While it is steeping, the grain starts to respire, converting oxygen to carbon dioxide. To keep the grain from suffocating, air is bubbled through the tank, Brault said.
Then the wet grain is spread on the concrete malting floor to sprout. The grain is turned every four to eight hours with a shovel or rake. “You want them all doing the same thing at the same time,” Brault said.
The malting floor is roughly 40 by 20 feet, and each batch weighs 1 to 2 tons. Depending on the type of beer, a load of malt could supply 15-30 barrels of beers, Brault said.
No water is added when the grain is on the malting floor. “We just keep it humid and in the 50s,” Welsh said.
The floor stage is done when the shoot coming out of the grain runs about the whole length of the kernel. “You don’t want them them poking out the end,” Brault said.
The process can’t go on too long, though, or the sprout will eat up the things the brewers want, he said.
The sprouted grain is moved to the kiln, a shipping container fitted with a mesh floor and walls of Pennsylvania hardwood.
The kilning process, in which air is forced under the grain, is highly technical. “We don’t have any fancy bells and whistles,” so someone has to hang out in the adjacent room for essentially the entire kilning process, around 20 hours, Brault said.
After the kilning, the grain goes through a modified corn sheller to remove the now-brittle shoots, and it is run through the grain cleaner again. At that point, the grain is finally ready for bagging and delivery, Brault said.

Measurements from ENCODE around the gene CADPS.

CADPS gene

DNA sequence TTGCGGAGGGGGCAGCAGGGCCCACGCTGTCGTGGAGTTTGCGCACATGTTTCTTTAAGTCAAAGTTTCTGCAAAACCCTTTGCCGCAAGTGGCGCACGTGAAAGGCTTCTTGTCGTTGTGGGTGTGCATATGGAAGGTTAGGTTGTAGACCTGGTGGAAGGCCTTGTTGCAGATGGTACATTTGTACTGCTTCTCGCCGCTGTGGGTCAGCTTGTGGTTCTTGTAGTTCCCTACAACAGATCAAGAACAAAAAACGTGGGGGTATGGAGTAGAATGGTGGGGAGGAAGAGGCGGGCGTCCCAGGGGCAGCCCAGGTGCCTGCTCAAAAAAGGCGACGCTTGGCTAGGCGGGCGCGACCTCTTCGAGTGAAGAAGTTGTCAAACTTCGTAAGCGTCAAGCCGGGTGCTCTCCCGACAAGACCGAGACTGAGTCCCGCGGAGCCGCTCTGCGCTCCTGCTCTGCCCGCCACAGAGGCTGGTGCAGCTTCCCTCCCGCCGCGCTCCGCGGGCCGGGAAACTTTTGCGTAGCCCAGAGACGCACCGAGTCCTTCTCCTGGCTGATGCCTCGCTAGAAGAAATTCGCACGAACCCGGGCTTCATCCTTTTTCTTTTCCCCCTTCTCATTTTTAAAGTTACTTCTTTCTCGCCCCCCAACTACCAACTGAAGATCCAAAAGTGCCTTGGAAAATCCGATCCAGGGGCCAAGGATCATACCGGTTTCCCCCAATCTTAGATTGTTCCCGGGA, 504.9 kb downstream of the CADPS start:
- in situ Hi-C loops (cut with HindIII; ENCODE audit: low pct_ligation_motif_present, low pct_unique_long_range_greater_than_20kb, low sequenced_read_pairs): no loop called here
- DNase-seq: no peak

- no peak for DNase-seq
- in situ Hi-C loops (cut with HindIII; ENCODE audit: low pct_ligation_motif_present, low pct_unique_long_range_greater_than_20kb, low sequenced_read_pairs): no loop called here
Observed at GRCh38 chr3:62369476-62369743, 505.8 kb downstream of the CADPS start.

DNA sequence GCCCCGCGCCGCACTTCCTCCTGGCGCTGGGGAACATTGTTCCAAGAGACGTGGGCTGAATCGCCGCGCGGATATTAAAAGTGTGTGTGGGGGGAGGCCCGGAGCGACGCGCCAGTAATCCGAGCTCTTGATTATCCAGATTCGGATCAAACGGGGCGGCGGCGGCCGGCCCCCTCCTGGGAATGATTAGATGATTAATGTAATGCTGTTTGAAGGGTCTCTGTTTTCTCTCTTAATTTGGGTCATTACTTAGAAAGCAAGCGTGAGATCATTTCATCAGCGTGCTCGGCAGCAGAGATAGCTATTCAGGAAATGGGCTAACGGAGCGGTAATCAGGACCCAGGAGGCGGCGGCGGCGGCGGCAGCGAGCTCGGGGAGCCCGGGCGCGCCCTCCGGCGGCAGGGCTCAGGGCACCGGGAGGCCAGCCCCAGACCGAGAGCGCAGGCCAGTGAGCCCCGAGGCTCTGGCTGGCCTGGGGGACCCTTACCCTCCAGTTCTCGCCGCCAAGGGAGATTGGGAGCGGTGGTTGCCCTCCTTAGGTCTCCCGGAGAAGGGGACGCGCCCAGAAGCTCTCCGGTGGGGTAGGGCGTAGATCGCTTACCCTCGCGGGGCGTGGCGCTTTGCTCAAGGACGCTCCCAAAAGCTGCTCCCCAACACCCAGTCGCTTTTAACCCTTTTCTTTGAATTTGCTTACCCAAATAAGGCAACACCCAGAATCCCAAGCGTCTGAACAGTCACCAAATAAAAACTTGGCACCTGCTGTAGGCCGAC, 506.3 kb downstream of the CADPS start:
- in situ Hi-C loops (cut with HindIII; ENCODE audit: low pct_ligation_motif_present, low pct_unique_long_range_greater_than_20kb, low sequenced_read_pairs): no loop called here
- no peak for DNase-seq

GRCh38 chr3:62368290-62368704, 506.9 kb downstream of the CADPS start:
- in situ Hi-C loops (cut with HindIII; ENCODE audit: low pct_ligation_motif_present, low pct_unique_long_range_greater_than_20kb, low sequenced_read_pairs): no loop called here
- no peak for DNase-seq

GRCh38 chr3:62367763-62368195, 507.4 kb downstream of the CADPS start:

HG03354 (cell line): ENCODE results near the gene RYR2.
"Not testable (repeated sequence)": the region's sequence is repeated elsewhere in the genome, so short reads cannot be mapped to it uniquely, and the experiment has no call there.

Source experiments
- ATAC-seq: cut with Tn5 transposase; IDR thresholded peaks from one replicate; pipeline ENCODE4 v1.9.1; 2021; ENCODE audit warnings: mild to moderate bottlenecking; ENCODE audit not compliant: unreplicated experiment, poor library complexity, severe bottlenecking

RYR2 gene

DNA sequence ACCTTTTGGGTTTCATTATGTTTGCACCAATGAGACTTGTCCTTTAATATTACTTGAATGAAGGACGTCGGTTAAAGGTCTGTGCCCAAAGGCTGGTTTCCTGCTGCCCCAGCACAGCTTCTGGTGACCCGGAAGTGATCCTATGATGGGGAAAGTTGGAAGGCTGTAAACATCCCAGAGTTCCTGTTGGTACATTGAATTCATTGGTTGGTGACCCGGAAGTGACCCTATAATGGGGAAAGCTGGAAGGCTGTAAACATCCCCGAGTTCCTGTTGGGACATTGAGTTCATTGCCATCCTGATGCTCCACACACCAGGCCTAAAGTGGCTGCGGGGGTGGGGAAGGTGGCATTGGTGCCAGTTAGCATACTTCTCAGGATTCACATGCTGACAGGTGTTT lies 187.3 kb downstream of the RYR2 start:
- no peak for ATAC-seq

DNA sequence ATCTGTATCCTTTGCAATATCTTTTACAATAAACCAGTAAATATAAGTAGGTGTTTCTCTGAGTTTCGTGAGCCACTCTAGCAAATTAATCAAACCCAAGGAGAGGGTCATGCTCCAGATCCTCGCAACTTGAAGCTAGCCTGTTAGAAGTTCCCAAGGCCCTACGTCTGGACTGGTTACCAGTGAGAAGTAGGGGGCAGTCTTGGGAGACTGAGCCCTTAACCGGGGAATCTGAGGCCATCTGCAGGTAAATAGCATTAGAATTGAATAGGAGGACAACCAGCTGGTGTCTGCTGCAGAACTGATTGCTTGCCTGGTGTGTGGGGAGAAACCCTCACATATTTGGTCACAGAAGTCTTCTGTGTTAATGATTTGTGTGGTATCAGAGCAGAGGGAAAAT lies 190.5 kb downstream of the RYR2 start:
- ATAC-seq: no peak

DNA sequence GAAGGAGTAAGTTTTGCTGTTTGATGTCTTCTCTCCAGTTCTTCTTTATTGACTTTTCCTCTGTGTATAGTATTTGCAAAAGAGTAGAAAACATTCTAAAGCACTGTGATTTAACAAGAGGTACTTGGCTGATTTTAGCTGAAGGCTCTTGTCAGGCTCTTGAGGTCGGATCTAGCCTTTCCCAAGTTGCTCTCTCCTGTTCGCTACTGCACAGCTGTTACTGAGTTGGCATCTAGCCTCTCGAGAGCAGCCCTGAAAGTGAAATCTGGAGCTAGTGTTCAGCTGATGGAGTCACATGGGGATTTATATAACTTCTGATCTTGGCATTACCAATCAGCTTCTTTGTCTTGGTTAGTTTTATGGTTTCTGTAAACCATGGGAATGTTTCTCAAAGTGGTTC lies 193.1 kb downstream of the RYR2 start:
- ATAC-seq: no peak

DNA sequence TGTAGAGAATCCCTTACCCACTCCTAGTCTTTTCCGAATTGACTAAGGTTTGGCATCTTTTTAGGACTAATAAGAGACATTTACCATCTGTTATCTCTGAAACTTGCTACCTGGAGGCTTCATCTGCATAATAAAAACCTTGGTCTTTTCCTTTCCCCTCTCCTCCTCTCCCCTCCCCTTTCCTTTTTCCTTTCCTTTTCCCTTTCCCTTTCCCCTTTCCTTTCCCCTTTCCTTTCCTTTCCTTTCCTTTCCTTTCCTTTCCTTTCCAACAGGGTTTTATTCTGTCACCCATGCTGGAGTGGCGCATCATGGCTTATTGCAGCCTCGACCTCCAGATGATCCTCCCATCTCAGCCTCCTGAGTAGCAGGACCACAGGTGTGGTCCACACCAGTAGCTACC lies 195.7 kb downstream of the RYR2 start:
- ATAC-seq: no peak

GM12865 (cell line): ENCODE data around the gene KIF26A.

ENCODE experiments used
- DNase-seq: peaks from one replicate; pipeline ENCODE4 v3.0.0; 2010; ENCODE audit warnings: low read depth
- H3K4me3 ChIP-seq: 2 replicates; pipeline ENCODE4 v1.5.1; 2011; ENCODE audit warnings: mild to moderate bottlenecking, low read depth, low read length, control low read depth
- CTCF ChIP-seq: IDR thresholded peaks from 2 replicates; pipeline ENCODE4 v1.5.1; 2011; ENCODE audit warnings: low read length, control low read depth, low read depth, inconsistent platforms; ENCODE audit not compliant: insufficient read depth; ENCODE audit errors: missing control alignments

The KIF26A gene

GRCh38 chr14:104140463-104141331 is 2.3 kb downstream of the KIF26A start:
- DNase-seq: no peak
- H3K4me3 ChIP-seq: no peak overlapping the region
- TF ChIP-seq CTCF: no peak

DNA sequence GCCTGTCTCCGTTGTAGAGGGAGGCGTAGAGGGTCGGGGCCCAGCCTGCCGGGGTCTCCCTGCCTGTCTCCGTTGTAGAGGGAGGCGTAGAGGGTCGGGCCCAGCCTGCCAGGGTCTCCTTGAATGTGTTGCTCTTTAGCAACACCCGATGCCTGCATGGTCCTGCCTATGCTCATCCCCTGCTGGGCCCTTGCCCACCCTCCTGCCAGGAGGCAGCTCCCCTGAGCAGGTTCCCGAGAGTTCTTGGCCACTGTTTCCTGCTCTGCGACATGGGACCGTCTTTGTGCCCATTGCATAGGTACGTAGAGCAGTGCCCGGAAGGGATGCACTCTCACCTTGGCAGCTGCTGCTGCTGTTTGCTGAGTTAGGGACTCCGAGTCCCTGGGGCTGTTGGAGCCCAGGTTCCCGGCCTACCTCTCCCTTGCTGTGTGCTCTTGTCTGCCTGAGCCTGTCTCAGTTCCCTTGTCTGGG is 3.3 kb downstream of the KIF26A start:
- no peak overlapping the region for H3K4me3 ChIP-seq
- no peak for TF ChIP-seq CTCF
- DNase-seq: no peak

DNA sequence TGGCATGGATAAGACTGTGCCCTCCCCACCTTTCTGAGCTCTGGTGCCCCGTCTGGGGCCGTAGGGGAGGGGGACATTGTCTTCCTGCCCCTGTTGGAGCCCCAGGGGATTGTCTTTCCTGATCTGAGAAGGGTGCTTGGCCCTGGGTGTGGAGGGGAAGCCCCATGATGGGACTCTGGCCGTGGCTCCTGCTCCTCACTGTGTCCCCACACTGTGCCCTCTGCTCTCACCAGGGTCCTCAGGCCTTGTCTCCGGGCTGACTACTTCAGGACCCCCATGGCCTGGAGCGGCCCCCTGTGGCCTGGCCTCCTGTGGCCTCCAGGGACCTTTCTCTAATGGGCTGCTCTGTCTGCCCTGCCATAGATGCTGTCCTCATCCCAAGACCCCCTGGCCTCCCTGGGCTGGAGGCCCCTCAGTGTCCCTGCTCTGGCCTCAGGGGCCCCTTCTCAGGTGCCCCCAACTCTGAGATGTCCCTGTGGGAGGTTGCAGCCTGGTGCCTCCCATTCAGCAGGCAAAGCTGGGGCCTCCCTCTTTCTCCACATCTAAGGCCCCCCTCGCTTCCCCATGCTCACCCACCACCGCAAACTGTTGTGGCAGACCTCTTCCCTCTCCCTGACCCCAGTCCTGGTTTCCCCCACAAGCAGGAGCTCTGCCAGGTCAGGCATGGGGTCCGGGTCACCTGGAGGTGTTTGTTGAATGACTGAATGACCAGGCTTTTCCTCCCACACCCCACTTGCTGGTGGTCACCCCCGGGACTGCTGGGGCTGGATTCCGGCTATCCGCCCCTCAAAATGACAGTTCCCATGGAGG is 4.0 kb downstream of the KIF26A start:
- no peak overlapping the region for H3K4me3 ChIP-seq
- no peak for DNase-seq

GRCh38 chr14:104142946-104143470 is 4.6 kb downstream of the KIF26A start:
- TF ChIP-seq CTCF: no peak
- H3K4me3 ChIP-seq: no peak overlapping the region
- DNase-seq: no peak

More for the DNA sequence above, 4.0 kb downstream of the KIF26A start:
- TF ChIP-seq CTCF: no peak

Malt is considered a raw agricultural commodity, so the regulations for the malt house are different from those for ready-to-eat products, Brault said.
Deer Creek is regulated by both local and state entities. Pennsylvania Department of Agriculture, or PDA, inspectors gave the maltsters ideas for their renovations to help ensure food safety, Brault said.
“PDA was good to work with,” Welsh agreed.
Local brewers have already debuted a few beers that use Deer Creek malts. Depending on how long the beer must be aged, “it can take a while” to get a new brew to market, Brault said.
Some brewers are still unsure about using a locally malted grain, but “there’s a lot of excitement” too, Brault said.
Craft brewers are using more and more malt as they make bigger beers, but “there’s definitely a gap” between how much can be produced locally and how much brewers are using, Brault said.
While Deer Creek Malthouse is still a rarity, craft malting could soon become its own small industry in Pennsylvania.
There is a “huge, huge demand” for locally malted grains, said Adam Seitz, who plans to start malting commercially in Spring Mills, Centre County, after this year’s barley harvest.
Seitz got a grant through USDA’s Local Food Promotion Program last year to help get his malt house running and to help develop Pennsylvania’s market for locally malted grains.
Seitz said he is excited about Deer Creek’s opening, as building demand for local malts will take a lot of people.
In addition to Deer Creek and his company, Penns Mault, Seitz said he has heard of a small farmhouse brewery in western Pennsylvania that is malting on a small scale, and a few people from Pennsylvania and surrounding states who are looking at malting.
“I think there’ll be some (more malt houses) popping up for sure” in the next few years, he said.